The 2012 Lowy Institute Poll reports the results of a nationally representative opinion survey of 1,005 Australian adults conducted in Australia between 26 March and 10 April 2012 using mobile and landline telephones.
It also reports the results of a parallel survey conducted in New Zealand by the Asia New Zealand Foundation.
Foreign investment in Australian farms
Foreign ownership of farmland looks set to continue as a hot political issue, with a large majority (81%) of Australians against the Australian government allowing foreign companies to buy Australian farmland to grow crops or farm livestock, with 63% saying they are strongly against.
Uranium sales to India
The Labor Party recently overturned its ban on the sale of uranium to India, but 61% of Australians say they are against Australia selling uranium to India, with 39% strongly against. Among Australians who say they always vote Labor, two-thirds (65%) are against it.
Relations with Fiji
Australia’s Fiji policy – that saw ministerial-level contact cut off in response to its military coup – is at odds with public wishes: a large majority (79%) are in favour of the Australian government restarting ministerial-level contacts.
Almost a decade after the 2002 Bali bombings killed 202 people including 88 Australians, only 11% of Australians say the bombers have been fully brought to justice, with most (61%) saying they have only partly been brought to justice. Twenty-two per cent say they have not been brought to justice at all.
There was bad news for the government on climate change policy. The majority (63%) of Australians say they are against the government’s legislation introducing a fixed price on carbon that will then lead to an Emissions Trading Scheme, with a high proportion (45%) strongly against. However, a third (33%) of the population oppose the legislation and agree the measures are not strict enough to result in substantial emissions reductions. A majority of Australians (57%) are in favour of a future Coalition government removing the Emissions Trading Scheme. A tracking question that presents Australians with three options for dealing with global warming reveals for the first time that those favouring an intermediate approach to the problem now outnumber Australians favouring the most aggressive form of action.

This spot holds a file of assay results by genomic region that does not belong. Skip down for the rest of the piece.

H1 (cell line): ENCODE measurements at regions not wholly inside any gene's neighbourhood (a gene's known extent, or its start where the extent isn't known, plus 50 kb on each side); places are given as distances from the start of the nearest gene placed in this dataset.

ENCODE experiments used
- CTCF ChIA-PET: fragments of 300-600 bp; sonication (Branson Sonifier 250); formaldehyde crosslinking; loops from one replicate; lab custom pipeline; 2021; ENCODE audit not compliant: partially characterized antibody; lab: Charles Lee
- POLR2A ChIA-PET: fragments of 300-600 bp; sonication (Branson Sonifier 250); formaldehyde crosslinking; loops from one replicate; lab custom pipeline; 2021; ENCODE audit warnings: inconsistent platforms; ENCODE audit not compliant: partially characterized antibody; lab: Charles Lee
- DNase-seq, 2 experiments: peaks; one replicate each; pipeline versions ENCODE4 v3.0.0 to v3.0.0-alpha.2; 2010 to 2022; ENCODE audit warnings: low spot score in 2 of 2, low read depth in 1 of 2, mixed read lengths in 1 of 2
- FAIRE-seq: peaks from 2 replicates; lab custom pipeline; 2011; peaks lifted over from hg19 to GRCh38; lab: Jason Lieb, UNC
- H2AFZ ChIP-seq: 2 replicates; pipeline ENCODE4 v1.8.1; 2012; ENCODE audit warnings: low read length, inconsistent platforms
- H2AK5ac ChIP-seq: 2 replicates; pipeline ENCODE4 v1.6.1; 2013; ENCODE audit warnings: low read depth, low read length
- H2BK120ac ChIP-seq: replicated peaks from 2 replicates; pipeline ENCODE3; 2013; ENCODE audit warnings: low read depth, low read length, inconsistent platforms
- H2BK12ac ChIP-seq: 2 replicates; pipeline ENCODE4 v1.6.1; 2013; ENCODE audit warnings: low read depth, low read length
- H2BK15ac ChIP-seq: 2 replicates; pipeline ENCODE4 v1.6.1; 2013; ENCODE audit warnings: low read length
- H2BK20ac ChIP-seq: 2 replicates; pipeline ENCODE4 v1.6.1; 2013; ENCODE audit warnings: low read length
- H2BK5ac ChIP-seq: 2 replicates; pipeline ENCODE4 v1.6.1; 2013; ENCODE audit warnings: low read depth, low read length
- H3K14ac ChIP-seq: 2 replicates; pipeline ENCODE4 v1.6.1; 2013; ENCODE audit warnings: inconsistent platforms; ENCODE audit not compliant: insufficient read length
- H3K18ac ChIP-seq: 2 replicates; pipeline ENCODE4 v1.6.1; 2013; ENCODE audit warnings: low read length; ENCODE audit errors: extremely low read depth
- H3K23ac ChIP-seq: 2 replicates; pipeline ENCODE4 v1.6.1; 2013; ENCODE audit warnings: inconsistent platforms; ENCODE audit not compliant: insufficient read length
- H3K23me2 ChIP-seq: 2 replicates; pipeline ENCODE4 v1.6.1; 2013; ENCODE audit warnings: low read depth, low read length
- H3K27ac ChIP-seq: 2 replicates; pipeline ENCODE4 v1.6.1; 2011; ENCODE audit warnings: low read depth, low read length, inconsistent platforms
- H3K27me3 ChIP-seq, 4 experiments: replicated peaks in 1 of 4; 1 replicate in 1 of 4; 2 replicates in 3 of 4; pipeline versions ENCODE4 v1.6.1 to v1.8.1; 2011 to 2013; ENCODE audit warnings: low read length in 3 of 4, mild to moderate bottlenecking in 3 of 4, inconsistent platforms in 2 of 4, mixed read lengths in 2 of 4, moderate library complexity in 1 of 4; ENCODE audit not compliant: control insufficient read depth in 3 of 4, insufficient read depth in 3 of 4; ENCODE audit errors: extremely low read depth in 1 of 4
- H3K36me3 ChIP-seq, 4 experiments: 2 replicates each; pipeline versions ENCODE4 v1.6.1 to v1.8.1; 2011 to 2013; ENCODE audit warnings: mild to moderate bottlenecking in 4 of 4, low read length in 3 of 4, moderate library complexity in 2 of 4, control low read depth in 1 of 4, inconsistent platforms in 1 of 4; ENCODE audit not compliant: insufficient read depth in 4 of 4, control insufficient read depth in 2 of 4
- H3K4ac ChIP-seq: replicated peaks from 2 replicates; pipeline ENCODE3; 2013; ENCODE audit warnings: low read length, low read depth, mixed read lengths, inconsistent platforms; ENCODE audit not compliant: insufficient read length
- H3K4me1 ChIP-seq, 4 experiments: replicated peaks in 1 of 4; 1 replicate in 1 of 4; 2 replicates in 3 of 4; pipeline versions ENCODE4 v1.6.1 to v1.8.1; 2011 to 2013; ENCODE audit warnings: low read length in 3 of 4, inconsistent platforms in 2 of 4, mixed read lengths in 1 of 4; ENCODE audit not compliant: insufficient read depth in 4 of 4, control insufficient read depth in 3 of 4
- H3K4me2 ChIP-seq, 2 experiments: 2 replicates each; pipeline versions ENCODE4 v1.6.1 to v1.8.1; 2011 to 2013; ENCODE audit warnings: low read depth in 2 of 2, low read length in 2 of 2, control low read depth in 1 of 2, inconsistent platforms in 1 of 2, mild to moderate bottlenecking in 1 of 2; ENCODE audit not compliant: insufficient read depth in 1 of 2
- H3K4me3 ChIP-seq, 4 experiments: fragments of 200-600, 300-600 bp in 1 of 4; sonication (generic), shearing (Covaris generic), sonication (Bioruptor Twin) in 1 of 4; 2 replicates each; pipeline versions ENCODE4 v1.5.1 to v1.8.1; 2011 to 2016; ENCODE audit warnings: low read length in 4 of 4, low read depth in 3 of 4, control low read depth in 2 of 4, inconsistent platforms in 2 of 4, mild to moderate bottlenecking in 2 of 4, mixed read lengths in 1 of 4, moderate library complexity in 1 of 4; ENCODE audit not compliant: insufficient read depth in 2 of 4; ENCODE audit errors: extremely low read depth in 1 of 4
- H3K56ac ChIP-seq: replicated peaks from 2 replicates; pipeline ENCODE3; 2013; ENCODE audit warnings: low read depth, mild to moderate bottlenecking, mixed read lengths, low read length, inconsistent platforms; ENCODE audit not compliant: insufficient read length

War in Afghanistan
Support for the war in Afghanistan has hit a record low, with just 33% of Australians saying Australia should continue to be involved militarily in Afghanistan, down seven points since last year. However, 55% are in favour of Australian Special Forces staying on in Afghanistan to work alongside US Special Forces in more limited counter-terrorism operations after major combat operations are scheduled to end.
Presented with six hypothetical criteria for determining which migrants should be allowed to come to Australia, those ranked as the most important are: having similar values to Australians (34%), work skills (23%), English-language skills (20%), education (11%), religion (8%) and race (4%).
US Presidential elections
Obamamania continues, with Australians preferring Barack Obama to his Republican rival Mitt Romney to become the next President of the United States by an 8 to 1 ratio (80% compared with 9%).
US military bases
After the November 2011 announcement that US Marines would be deployed to Australia, 74% of Australians say that they are in favour of up to 2,500 US soldiers being based in Darwin. Forty-six per cent are also in favour of allowing more than 2,500 soldiers to be based in Australia, and, if either China or Indonesia objected, support for increasing the number actually increased to 51% in the case of China and 54% in the case of Indonesia.
The government has struggled to sell its success helping Australia avoid recession, with 70% of Australians saying a major reason Australia managed to avoid falling into recession is demand for Australian resources from countries like China, compared with just 41% who say a major reason is good Australian government policies.
Some Australians appear blasé about democracy. Just 60% of Australians say democracy is preferable to any other kind of government, and only 39% of 18 to 29 year olds. A quarter (23%) of Australians say that in some circumstances, a non-democratic government can be preferable, and 15% that for someone like me, it doesn’t matter what kind of government we have.